Abstract: We describe “domain fronting,” a versatile
censorship circumvention technique that hides the remote
endpoint of a communication. Domain fronting
works at the application layer, using HTTPS, to communicate
with a forbidden host while appearing to communicate
with some other host, permitted by the censor.
The key idea is the use of different domain names at
different layers of communication. One domain appears
on the “outside” of an HTTPS request—in the DNS request
and TLS Server Name Indication—while another
domain appears on the “inside”—in the HTTP Host
header, invisible to the censor under HTTPS encryption.
A censor, unable to distinguish fronted and nonfronted
traffic to a domain, must choose between allowing
circumvention traffic and blocking the domain entirely,
which results in expensive collateral damage. Domain
fronting is easy to deploy and use and does not require
special cooperation by network intermediaries. We
identify a number of hard-to-block web services, such as
content delivery networks, that support domain-fronted
connections and are useful for censorship circumvention.
Domain fronting, in various forms, is now a circumvention
workhorse. We describe several months of deployment
experience in the Tor, Lantern, and Psiphon circumvention
systems, whose domain-fronting transports
now connect thousands of users daily and transfer many
terabytes per month.
Automate all the things.
Remote live forensics has recently been increasingly used in order to facilitate rapid remote access to enterprise machines. We present the GRR Rapid Response Framework (GRR), a new multi-platform, open source tool for enterprise forensic investigations enabling remote raw disk and memory access. GRR is designed to be scalable, opening the door for continuous enterprise wide forensic analysis. This paper describes the architecture used by GRR and illustrates how it is used routinely to expedite enterprise forensic investigations.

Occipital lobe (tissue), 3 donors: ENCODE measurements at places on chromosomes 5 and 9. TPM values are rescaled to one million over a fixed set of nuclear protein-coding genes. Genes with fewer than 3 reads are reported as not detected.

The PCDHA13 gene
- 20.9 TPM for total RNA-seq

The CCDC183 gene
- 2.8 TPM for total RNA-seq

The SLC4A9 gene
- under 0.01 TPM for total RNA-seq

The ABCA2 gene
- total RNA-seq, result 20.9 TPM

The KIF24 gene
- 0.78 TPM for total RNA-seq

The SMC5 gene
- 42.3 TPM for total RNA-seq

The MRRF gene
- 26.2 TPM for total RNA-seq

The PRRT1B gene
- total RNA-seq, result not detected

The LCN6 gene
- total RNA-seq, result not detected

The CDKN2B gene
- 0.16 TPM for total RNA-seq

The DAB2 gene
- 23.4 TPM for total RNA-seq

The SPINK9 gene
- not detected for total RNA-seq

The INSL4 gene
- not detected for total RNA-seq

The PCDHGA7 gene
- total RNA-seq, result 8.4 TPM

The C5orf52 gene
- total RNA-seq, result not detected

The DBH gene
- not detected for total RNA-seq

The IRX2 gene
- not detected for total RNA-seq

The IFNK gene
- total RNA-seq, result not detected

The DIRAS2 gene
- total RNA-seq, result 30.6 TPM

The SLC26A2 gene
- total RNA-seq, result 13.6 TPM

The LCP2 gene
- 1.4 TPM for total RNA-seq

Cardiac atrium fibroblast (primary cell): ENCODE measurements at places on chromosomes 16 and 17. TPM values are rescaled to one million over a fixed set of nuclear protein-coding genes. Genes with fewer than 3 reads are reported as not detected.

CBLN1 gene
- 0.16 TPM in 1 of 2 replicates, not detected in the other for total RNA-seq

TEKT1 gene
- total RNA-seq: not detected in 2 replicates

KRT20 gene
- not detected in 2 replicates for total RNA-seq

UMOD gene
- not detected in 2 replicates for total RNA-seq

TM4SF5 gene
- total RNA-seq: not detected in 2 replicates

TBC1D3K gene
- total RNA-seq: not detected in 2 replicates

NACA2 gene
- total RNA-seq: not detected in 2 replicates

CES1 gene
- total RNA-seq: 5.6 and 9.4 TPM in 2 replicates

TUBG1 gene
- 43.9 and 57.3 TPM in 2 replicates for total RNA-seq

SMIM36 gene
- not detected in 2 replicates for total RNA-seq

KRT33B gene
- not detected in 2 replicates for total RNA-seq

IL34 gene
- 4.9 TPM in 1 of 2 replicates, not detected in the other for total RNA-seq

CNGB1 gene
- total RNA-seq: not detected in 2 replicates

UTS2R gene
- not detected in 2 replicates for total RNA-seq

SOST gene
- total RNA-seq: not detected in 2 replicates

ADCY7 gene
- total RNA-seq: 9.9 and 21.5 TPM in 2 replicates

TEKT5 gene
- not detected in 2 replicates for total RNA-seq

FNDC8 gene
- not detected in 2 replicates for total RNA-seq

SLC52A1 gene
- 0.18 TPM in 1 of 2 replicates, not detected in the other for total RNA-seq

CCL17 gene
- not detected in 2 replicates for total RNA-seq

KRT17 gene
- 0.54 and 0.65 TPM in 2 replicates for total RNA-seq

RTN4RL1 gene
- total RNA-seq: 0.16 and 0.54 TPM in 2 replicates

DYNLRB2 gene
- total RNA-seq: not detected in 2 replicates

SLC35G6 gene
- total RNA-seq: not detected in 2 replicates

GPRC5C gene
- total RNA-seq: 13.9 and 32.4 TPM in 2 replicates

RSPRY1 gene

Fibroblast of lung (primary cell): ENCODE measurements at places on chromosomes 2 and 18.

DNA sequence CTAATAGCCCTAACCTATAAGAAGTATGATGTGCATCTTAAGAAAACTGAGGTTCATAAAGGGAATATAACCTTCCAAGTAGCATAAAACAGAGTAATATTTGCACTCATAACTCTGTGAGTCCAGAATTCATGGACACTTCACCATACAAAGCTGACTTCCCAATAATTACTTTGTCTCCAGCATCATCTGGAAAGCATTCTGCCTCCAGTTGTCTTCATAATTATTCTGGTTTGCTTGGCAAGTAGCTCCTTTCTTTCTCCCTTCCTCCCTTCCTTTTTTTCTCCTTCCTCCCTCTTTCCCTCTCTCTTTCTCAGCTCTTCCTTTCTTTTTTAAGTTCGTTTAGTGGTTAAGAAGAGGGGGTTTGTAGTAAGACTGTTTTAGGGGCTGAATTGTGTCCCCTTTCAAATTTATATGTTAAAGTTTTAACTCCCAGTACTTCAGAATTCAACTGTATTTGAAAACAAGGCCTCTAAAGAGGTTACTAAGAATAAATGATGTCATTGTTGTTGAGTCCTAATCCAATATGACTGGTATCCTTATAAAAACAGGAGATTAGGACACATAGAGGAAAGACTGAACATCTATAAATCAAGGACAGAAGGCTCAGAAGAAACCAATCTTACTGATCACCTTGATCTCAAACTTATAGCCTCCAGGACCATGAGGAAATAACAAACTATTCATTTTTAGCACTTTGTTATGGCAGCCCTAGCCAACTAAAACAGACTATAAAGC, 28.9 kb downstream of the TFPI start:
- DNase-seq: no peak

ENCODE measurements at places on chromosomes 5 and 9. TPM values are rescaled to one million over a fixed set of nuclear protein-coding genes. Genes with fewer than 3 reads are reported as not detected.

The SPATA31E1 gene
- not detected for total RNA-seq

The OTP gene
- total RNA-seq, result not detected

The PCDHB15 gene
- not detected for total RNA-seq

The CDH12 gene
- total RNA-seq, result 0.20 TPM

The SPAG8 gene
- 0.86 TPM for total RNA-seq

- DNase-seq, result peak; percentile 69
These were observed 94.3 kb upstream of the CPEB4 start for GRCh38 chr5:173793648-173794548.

In enterprise environments, digital forensic analysis generates data volumes that traditional forensic methods are no longer prepared to handle. Triaging has been proposed as a solution to systematically prioritize the acquisition and analysis of digital evidence. We explore the application of automated triaging processes in such settings, where reliability and customizability are crucial for a successful deployment. We specifically examine the use of GRR Rapid Response (GRR) – an advanced open source distributed enterprise forensics system – in the triaging stage of common incident response investigations. We show how this system can be leveraged for automated prioritization of evidence across the whole enterprise fleet and describe the implementation details required to obtain sufficient robustness for large scale enterprise deployment. We analyze the performance of the system by simulating several realistic incidents and discuss some of the limitations of distributed agent based systems for enterprise triaging.
Digital Forensics with Open Source Tools is the definitive book on investigating and analyzing computer systems and media using open source tools. The book is a technical procedural guide, and explains the use of these tools on Linux and Windows systems as a platform for performing computer forensics. Both well known and novel forensic methods are demonstrated using command-line and graphical open source computer forensic tools for examining a wide range of target systems and artifacts.